Navajo Nation to implement soft reopening as COVID metrics decline
PHOENIX — The Navajo Nation on Wednesday announced plans for a “soft reopening” for businesses as COVID-19 cases and hospitalizations decline and vaccinations increase.
Going into effect on Monday, the move from “red status” to “orange status” will allow most businesses to operate at 25% capacity.
All businesses must submit a COVID-19 reopening plan to the Navajo Nation Division of Economic Development prior to reopening, according to a press release.
Restaurants with permanent outdoor dining can be at 25% of maximum capacity as long as social distancing between tables is enforced, while restaurants without permanent outdoor dining can have up to 10 outdoor tables with a max of four people per table.
Other restaurants and dining facilities will be allowed drive-thru and curbside service under the new order.
Additional changes as part of the soft reopening include personal care and services – as well as marinas and parks – by appointment only and Navajo Nation casinos being allowed to open to residents and employees only.
Businesses shall limit operations before 6 a.m. and after 8 p.m. as part of the order with the Navajo Nation’s daily curfew remaining in effect from 9 p.m. to 5 a.m., seven days a week.
Youth programs, museums, flea markets, roadside markets, gyms, recreation facilities and movie theaters are not allowed to open in the orange status.
“This is not a full reopening as some states are doing,” Navajo Nation President Jonathan Nez said in the release. “Instead, this is a carefully-crafted soft reopening that includes specific guidelines to continue helping to reduce the spread of COVID-19 while allowing more businesses to reopen at no more than 25% capacity along with strict provisions.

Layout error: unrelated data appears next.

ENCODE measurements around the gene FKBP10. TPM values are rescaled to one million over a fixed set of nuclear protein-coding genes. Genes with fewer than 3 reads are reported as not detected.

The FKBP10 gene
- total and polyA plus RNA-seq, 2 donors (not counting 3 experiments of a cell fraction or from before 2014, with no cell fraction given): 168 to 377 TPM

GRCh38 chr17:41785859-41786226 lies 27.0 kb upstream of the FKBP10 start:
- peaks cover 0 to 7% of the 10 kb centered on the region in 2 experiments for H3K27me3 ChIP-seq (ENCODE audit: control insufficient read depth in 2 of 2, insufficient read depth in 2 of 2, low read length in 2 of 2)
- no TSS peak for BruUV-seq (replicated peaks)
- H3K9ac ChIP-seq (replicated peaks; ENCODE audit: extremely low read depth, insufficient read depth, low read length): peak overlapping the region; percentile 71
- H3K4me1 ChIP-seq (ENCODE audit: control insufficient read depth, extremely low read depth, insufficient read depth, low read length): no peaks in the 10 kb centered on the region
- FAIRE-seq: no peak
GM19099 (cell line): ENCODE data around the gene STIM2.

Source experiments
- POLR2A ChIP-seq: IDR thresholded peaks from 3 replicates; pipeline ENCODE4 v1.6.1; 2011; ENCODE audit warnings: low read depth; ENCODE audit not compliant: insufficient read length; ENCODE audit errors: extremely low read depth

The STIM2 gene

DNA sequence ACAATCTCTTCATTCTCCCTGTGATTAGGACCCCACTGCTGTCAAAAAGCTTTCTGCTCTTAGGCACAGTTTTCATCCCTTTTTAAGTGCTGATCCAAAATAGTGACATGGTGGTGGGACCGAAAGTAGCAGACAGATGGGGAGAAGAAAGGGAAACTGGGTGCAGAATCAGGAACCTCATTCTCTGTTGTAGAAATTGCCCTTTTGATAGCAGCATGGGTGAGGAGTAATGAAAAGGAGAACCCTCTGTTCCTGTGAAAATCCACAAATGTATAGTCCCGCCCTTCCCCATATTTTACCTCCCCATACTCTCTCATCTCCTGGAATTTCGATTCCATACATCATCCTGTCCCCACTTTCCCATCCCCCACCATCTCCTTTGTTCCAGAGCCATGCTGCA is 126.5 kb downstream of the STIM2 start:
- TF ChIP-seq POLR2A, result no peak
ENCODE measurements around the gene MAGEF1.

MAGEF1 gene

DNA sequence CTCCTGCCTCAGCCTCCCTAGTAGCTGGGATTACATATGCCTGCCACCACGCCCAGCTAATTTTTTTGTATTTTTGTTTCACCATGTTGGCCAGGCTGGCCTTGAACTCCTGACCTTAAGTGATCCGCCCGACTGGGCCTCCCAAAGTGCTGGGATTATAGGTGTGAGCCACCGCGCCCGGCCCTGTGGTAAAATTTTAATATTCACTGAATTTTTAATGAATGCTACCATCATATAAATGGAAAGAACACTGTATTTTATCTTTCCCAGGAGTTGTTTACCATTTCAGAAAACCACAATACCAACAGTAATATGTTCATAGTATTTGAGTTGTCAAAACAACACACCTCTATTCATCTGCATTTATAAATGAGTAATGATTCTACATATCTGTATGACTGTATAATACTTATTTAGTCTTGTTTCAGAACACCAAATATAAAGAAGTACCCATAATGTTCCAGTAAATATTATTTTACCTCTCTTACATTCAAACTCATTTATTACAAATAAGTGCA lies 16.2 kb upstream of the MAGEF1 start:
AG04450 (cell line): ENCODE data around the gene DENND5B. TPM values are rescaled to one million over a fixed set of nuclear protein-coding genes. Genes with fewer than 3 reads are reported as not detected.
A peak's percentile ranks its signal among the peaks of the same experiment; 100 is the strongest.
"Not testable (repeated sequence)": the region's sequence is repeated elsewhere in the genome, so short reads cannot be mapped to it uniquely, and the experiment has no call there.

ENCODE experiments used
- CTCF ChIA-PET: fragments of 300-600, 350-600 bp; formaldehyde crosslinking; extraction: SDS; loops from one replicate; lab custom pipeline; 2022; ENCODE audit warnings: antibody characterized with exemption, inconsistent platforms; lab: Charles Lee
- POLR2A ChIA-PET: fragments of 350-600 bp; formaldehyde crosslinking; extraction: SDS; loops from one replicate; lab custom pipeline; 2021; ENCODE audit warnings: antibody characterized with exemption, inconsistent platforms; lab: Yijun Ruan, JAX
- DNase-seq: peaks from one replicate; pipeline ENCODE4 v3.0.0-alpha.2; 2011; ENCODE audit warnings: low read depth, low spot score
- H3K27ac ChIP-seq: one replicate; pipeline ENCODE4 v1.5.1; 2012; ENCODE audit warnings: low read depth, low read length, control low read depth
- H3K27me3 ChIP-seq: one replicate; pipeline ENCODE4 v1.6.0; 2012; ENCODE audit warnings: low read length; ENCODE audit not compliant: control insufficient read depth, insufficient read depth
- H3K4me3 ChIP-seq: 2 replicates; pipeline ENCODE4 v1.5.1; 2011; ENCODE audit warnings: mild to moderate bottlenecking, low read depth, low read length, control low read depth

“We continue to rely on the data and the advice of public health experts as we move forward in this pandemic.”
All measures needed to move into the orange status have been met, according to the release, with an infection rate of 0.81 over the last seven days and less than 80% inpatient hospital and ICU bed usage.
The Navajo Nation reported 13 new COVID-19 cases on Wednesday, marking the 24th consecutive day with less than 50 new COVID-19 cases and the 13th consecutive day with less than 25 new infections reported.
“It’s been nearly one year since the first confirmed case of COVID-19 on the Navajo Nation and we’ve all learned a lot about the virus and how to keep ourselves safe and healthy,” Nez said in the release.
“The COVID-19 variants are still a concern in many regions of the country and we will continue to monitor the spread and if there is a change in the trend of new infections and hospitalizations, we will quickly revisit our public health emergency orders.”
The Navajo Area Indian Health Service reported Wednesday over 141,000 COVID-19 vaccine doses have been administered, with nearly 52,500 people having received both doses of the vaccine.